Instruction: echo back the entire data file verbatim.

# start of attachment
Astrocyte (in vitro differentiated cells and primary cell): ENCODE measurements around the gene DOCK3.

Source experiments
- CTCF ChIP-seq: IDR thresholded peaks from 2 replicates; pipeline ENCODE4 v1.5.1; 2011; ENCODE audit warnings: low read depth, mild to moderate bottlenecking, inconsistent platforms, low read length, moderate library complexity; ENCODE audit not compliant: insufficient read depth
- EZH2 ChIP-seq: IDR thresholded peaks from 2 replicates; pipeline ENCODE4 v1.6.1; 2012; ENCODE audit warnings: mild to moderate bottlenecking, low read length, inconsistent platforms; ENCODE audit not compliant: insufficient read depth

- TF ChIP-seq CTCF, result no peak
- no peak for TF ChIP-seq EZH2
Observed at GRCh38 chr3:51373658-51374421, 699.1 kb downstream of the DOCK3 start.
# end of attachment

Astrocyte (in vitro differentiated cells and primary cell): ENCODE measurements around the gene DOCK3.

Source experiments
- CTCF ChIP-seq: IDR thresholded peaks from 2 replicates; pipeline ENCODE4 v1.5.1; 2011; ENCODE audit warnings: low read depth, mild to moderate bottlenecking, inconsistent platforms, low read length, moderate library complexity; ENCODE audit not compliant: insufficient read depth
- EZH2 ChIP-seq: IDR thresholded peaks from 2 replicates; pipeline ENCODE4 v1.6.1; 2012; ENCODE audit warnings: mild to moderate bottlenecking, low read length, inconsistent platforms; ENCODE audit not compliant: insufficient read depth

- TF ChIP-seq CTCF, result no peak
- no peak for TF ChIP-seq EZH2
Observed at GRCh38 chr3:51373658-51374421, 699.1 kb downstream of the DOCK3 start.